What are the Potential Implications on Canada’s tax Regime, NAFTA and Bilateral Trade Relations?
With more than 5,500 miles of shared borders, the US and Canada have long been strategic partners concerning trade, national security and the general promotion of democratic ideals. While we expect continued co-operation between the two nations on these issues, the unique nature of President-elect Donald Trump’s candidacy necessitates an assessment of his presidency’s potential commercial and economic implications for businesses operating in Canada.
Our focus here is on two key issues:
1. The competitiveness implications that new US tax rates could have for Canada’s tax regime.
2. NAFTA and bilateral trade relations.
Canada’s Tax Regime
Canada’s current corporate tax rate has often been characterised as being generally competitive, ranking highly in terms of attractiveness when compared to other members of the Organisation for Economic Co-operation and Development (OECD). At 15%, Canada’s national corporate tax rate places it third out of the 35 OECD member states, while the US ranks last, at 35%.
One of the cornerstones of Trump’s campaign was to make American businesses more internationally competitive by dropping the US corporate tax rate to 15% - a move that at first glance would put Canadian corporate tax rates on a par with their US counterparts. However, the self-governing nature of Canada’s provinces requires corporations to pay an additional rate on top of the national rate. While tax rates vary by province, businesses are effectively paying a rate near 26% - still lower than the current US rate but effectively moving Canada from 3rd to 23rd in the overall OECD ranking. Another factor here is that US states operate with a similar level of autonomy, and also charge additional corporate taxes on top of the national rate. While state tax rates vary, as an aggregate the additional sub-central government corporate tax rates total around 6.0-6.7%. A summation of both rates reveals that while US corporations are currently at a comparative disadvantage to their Canadian counterparts, a new lower national tax rate in the US would tilt the cost advantage towards US businesses.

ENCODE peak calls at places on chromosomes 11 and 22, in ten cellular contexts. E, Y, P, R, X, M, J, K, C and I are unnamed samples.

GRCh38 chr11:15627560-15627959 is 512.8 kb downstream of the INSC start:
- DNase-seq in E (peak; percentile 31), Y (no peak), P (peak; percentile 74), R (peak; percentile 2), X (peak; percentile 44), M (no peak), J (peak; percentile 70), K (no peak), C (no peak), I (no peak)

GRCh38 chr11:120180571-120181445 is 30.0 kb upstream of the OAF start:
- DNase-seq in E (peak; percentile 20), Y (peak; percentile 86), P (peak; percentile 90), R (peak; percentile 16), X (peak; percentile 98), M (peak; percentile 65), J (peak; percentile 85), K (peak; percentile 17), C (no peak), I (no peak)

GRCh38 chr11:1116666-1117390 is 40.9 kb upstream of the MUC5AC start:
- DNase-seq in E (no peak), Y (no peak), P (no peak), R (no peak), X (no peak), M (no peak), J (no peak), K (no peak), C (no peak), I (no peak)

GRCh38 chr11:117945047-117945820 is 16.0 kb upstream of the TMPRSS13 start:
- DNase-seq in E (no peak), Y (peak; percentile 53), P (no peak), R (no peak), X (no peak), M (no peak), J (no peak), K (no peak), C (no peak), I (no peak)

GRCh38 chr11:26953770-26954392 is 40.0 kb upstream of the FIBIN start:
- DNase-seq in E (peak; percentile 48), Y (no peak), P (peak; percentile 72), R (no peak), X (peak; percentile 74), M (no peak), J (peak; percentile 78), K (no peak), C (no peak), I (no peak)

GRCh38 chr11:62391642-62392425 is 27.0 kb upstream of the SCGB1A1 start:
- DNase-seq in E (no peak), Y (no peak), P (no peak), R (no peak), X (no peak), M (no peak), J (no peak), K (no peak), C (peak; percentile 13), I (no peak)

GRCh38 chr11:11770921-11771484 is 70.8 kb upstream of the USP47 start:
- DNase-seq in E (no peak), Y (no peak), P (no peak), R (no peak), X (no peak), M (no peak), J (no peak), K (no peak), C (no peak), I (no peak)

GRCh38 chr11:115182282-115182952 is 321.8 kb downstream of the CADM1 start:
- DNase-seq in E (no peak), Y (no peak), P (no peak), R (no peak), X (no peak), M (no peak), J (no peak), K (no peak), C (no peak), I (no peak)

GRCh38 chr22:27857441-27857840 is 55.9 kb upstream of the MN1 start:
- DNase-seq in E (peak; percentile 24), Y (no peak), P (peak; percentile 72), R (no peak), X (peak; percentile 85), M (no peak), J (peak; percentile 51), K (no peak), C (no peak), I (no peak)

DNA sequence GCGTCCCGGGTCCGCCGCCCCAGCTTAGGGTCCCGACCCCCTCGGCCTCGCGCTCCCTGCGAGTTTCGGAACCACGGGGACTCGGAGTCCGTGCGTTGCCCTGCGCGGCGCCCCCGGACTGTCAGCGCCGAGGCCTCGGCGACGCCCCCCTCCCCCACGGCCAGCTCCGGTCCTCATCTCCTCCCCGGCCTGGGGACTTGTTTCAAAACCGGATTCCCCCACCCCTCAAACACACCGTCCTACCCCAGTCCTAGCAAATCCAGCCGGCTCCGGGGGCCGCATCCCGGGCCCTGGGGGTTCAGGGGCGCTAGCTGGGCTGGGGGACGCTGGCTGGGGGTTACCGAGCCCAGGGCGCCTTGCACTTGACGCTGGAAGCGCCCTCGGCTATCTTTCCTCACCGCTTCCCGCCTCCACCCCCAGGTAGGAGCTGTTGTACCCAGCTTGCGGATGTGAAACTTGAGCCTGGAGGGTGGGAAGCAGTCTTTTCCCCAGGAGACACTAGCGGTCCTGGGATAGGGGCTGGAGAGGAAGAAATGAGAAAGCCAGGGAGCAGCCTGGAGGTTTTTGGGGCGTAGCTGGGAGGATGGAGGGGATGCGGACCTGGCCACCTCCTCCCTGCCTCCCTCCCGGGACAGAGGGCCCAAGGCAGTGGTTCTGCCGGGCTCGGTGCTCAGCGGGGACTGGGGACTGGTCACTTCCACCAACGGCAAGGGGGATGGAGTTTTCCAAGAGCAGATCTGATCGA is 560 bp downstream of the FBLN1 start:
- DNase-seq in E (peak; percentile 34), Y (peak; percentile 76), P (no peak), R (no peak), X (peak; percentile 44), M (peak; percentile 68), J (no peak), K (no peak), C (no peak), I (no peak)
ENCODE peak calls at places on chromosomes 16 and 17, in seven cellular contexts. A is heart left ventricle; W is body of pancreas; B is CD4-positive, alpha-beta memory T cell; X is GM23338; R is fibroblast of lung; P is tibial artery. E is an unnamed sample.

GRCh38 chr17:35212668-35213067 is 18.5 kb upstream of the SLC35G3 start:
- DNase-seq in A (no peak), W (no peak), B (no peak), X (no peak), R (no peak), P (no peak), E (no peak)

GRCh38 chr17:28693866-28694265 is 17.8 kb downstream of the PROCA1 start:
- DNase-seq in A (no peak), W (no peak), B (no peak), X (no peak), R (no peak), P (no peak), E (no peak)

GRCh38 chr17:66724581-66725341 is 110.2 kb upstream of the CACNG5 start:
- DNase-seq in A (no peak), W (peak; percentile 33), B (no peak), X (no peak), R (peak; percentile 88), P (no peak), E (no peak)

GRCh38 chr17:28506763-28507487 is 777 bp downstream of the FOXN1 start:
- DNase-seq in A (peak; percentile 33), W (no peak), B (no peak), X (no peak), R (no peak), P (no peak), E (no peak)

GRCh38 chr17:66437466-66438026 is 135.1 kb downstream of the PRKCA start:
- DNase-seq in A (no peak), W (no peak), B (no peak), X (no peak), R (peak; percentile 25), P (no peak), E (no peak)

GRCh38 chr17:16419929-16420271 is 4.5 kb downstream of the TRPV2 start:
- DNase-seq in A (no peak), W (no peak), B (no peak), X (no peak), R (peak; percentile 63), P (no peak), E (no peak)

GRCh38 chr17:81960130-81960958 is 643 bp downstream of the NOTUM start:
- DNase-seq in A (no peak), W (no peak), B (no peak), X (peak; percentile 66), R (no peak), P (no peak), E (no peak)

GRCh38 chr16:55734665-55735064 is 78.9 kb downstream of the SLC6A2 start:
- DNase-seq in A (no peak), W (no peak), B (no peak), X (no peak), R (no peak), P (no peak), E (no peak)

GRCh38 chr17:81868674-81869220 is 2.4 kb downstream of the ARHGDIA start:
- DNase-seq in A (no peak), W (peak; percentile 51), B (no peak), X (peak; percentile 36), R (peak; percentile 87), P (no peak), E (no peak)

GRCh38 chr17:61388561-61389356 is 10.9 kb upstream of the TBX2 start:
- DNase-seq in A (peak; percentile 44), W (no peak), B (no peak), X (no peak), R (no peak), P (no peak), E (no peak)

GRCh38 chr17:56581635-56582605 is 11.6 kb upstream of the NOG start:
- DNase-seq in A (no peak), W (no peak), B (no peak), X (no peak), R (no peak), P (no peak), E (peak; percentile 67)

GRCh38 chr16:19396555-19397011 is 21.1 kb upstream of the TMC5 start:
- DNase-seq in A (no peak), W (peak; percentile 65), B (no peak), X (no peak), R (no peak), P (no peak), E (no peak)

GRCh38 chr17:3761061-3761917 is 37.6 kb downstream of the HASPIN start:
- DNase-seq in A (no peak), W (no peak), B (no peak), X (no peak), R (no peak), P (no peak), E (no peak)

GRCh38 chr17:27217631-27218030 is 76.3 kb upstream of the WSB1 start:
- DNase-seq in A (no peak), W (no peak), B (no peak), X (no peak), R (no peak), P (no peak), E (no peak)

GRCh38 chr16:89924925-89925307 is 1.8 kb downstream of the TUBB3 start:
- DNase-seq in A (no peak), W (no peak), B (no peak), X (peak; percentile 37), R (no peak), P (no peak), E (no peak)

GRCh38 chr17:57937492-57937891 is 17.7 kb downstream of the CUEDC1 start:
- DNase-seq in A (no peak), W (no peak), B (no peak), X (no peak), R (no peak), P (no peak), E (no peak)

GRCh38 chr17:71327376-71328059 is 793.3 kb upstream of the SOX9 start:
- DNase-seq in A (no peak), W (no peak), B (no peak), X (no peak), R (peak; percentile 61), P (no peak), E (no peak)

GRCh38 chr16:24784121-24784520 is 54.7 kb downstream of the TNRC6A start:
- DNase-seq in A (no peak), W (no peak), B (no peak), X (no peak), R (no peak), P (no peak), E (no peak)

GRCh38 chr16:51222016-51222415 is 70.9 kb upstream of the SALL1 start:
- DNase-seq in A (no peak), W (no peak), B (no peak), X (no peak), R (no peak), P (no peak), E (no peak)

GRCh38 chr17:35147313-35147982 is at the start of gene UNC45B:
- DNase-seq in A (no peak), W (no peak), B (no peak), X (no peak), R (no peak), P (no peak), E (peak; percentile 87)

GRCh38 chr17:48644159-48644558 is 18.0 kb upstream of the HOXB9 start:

Historically, incumbent US presidents are given leeway regarding Congressional approval of tax plans. Given Republican control of both houses in Congress and the desire of House Republicans to enact deep cuts to corporate tax rates, we think it highly likely that Trump’s initiative will be implemented. In addition, rough estimates of the likely total US multi-national overseas profits abroad amount to nearly USD2.1 trillion, and although that figure is spread across many nations, comprehensive US tax reform regarding the repatriation of US multi-nationals’ profits may lead to the excising of corporate cash across the border, creating a drop-off in business investment (a category that has recorded annual declines in Canada since Q4 2014).
Another possibility is that new, lower US tax rates could force the Trudeau government to offer competing tax breaks to ensure the international competitiveness of Canadian businesses, creating a potential windfall for such firms. Canada is currently in much better fiscal shape than the US: Canada’s Q2 2016 outstanding government debt was 87.4% of GDP, compared to 101.0% in the US, and Canada also has a better current government balance position. The Liberal Party, which holds a large majority in the House of Commons, has some flexibility on tax reform while delivering on the current programmes outlined in Finance Minister Morneau’s federal budget.